Please use this identifier to cite or link to this item: https://ahro.austin.org.au/austinjspui/handle/1/13202
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dc.contributor.authorSmit, W Jen
dc.contributor.authorBoquest, A Len
dc.contributor.authorGeddes, J Een
dc.contributor.authorTosolini, F Aen
dc.date.accessioned2015-05-16T02:59:49Z
dc.date.available2015-05-16T02:59:49Z
dc.date.issued1994-07-01en
dc.identifier.citationPathology; 26(3): 321-4en
dc.identifier.govdoc7991292en
dc.identifier.otherPUBMEDen
dc.identifier.urihttp://ahro.austin.org.au/austinjspui/handle/1/13202en
dc.description.abstractAn increase in recovery of Xanthomonas maltophilia from clinical specimens at our institutions prompted, amongst other measures, an investigation of the antibiotic susceptibility patterns of the organism. Fifty-five consecutive first isolates of Xanthomonas maltophilia were obtained and antimicrobial susceptibility tests were carried out by the agar dilution method. Trimethoprim/sulfamethoxazole was the most active antimicrobial agent (94% susceptible), with 71% susceptible to ticarcillin/clavulanic acid, 56% susceptible to ciprofloxacin and 49% susceptible to ceftazidime. Amoxycillin/clavulanic acid and imipenem were inactive (0% susceptible), while aminoglycosides were effective against only 7% of isolates. Potentiation was observed with both the combination of trimethoprim and sulfamethoxazole and the combination of ticarcillin and clavulanic acid. Familiarity with the antibiotic susceptibility pattern of Xanthomonas maltophilia as well as the potential shortcomings of the in vitro susceptibility data are important in the effective clinical management of Xanthomonas maltophilia infections.en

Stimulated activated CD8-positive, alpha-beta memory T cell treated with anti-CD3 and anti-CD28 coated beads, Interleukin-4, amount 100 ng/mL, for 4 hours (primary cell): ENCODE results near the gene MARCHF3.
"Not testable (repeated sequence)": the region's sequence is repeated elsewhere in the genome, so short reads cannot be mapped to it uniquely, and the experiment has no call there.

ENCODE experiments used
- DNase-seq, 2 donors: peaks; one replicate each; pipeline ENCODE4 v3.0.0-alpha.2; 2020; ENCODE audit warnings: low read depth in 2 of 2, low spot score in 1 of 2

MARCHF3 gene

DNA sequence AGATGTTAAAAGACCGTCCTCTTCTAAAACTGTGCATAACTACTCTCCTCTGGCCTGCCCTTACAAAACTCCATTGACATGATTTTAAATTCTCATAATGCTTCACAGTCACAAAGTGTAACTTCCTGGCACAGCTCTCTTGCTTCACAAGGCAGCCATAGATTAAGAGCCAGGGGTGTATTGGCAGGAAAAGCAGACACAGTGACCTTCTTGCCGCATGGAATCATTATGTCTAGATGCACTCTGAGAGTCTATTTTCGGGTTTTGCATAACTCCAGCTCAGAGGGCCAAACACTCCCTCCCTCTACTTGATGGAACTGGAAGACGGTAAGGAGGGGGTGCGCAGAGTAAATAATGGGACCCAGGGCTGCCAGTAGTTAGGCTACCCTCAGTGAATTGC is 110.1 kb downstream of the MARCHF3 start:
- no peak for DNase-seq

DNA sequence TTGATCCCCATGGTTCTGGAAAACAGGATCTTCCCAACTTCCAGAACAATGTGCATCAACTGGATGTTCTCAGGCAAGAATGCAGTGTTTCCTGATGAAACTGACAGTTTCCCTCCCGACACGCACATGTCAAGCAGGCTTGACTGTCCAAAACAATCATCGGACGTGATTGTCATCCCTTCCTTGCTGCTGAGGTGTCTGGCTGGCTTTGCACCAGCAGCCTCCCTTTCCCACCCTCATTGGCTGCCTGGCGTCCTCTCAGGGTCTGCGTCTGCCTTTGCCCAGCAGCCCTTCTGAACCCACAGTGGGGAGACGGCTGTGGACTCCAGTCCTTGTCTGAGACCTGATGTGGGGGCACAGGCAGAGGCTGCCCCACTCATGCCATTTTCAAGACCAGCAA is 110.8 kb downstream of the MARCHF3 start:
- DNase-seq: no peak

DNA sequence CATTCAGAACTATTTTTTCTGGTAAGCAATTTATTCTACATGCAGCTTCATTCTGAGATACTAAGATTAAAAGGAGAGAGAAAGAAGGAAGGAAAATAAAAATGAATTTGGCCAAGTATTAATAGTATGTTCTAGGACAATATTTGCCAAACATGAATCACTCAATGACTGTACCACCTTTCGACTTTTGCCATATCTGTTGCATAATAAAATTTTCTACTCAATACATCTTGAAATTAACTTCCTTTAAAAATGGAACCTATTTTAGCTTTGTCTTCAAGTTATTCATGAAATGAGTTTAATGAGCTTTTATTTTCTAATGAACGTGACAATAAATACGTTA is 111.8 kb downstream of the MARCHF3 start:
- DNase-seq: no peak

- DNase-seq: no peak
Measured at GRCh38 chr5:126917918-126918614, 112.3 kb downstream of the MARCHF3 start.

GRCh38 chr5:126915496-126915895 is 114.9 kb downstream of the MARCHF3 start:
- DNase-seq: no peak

dc.language.isoenen
dc.subject.otherAnti-Bacterial Agents.pharmacology.therapeutic useen
dc.subject.otherGram-Negative Bacterial Infections.drug therapyen
dc.subject.otherHumansen
dc.subject.otherMicrobial Sensitivity Testsen
dc.subject.otherXanthomonas.drug effectsen
dc.titleThe antibiotic susceptibilities of Xanthomonas maltophilia and their relation to clinical management.en
dc.typeJournal Articleen
dc.identifier.journaltitlePathologyen
dc.identifier.affiliationDepartment of Medical Microbiology, Austin Hospital, Heidelberg, Victoria.en
dc.description.pages321-4en
dc.relation.urlhttps://pubmed.ncbi.nlm.nih.gov/7991292en
dc.type.austinJournal Articleen
item.grantfulltextnone-
item.languageiso639-1en-
item.openairecristypehttp://purl.org/coar/resource_type/c_18cf-
item.openairetypeJournal Article-
item.fulltextNo Fulltext-
item.cerifentitytypePublications-
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